[asterisk-dev] Re: AstriDevCon Recap - IAX2 RENEW for encryption

Tony Mountifield tony at softins.clara.co.uk
Fri Jun 1 04:40:34 MST 2007

In article <465F5831.2040903 at digium.com>,
Russell Bryant <russell at digium.com> wrote:
> Kevin P. Fleming wrote:
> > A couple of other comments: is there any value in making an assumption 
> > that key usage is symmetrical? For example, if peer A sends RENEW with 
> > ENCKEY, and peer B sends ACCEPT, could that mean that _only_ packets 
> > from A->B are encrypted using the new key, and that peer B should also 
> > send RENEW/ENCKEY to change keys in the B->A direction (possibly to the 
> > same key, possibly to a different key)?
> I noted in another response to this thread that I think this RENEW with 
> ENCKEY method should only change the encryption key in one direction.
> Also, another thing I brought up is that I don't think an ACCEPT should 
> be required.
> If you switch to decrypting using the new key as soon as you receive the 
> RENEW, then every frame you receive after that (assuming they are in 
> order) is encrypted using the new key.  If the peer that sends the RENEW 
> does not switch to encrypting using the new key until after it receives 
> the ACCEPT to your RENEW, then there is no way to synchronize the key 
> switch with the other end.  You send the ACCEPT, and then the other side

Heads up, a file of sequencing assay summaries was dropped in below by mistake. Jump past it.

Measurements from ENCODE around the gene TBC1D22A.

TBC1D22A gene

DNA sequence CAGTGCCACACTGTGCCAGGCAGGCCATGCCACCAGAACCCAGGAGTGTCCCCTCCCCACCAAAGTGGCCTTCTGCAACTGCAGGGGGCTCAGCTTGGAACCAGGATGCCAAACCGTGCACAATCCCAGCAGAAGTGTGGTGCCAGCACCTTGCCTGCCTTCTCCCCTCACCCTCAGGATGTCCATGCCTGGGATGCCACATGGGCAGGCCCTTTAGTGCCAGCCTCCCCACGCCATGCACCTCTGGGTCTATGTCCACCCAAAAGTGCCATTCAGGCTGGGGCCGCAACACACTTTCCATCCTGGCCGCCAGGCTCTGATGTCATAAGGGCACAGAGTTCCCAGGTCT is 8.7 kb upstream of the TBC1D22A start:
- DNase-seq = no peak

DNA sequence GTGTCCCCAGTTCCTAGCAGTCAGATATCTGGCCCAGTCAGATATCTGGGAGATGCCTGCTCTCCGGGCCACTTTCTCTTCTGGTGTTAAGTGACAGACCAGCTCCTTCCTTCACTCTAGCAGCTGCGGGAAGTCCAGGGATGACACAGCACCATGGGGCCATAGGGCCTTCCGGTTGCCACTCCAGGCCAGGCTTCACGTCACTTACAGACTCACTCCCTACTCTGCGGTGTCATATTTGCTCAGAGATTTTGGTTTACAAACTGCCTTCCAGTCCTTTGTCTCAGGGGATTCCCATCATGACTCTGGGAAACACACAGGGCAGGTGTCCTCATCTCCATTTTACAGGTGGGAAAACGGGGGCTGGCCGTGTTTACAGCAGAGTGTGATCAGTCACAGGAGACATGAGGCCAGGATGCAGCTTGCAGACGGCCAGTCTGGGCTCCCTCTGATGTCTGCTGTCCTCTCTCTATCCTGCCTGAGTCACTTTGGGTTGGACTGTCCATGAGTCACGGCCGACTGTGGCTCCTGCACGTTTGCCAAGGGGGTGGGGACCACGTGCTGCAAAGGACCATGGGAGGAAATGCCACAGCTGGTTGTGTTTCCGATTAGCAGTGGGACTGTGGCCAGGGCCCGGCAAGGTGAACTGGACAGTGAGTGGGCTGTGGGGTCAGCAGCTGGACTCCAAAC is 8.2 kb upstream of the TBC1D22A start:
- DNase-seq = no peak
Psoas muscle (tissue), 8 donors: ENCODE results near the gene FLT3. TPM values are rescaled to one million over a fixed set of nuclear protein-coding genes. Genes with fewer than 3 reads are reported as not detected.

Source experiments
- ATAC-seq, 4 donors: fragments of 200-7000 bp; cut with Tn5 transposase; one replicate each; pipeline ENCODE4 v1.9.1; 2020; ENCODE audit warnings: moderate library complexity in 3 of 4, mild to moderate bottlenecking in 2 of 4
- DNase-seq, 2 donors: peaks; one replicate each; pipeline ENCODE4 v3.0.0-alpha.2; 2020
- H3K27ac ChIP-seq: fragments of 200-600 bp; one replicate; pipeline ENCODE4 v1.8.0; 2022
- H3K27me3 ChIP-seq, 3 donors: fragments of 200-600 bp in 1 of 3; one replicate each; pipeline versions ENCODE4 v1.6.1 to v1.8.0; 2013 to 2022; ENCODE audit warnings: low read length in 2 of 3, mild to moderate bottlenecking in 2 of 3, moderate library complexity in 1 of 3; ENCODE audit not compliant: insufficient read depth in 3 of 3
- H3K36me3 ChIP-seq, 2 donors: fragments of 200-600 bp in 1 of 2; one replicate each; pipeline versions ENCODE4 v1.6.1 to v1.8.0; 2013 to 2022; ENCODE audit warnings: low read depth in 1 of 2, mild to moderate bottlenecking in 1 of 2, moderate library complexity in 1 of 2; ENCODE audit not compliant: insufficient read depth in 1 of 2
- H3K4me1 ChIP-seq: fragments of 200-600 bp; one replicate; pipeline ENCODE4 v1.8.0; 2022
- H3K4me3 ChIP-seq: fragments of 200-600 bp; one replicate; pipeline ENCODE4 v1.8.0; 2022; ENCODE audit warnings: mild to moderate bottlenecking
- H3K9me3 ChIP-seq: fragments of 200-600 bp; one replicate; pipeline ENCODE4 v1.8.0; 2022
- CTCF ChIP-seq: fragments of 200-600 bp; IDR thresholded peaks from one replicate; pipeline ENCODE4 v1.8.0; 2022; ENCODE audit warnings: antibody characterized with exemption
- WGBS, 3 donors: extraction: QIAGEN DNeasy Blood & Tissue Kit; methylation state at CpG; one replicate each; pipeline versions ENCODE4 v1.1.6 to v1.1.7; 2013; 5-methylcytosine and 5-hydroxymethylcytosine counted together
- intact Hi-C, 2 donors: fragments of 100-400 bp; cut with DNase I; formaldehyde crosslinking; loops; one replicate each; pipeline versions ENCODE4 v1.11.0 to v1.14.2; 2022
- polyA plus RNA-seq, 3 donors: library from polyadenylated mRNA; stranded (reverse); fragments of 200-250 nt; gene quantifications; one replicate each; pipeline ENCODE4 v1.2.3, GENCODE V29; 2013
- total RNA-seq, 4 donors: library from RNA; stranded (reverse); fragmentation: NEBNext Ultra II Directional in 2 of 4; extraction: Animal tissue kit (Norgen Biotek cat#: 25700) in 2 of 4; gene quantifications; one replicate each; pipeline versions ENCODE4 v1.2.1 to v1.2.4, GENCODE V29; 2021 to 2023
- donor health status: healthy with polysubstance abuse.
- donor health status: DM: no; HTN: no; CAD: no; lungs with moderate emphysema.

>   will switch whenever it receives it, but there is no way to know when 
> that is.

You could consider a scheme which is used in DVB television conditional
access encryption, where the encryption key (known as the Control Word) is
typically changed every 10 seconds. Keys are labelled "odd" and "even"
alternately. Data packets include a header that indicates whether it was
encrypted with the odd or even key. The receiver always keeps a copy of
both current keys.  While the sender is using the odd key, it is free to
update the even key, and vice versa.

In DVB, which is one-way, the key transmission is repeated periodically
to overcome lost packets, and enough time is left after changing a key
before starting to use it.

In the IAX scenario, having updated the even key, it would continue using
the odd key for encryption until it received an ack of the change to the
even key from the peer. It would then be free to start using the even key
at some point, and at any time later to update the odd key.

This would completely avoid race conditions between updating the key and
using the updated key.

Tony Mountifield
Work: tony at softins.co.uk - http://www.softins.co.uk
Play: tony at mountifield.org - http://tony.mountifield.org

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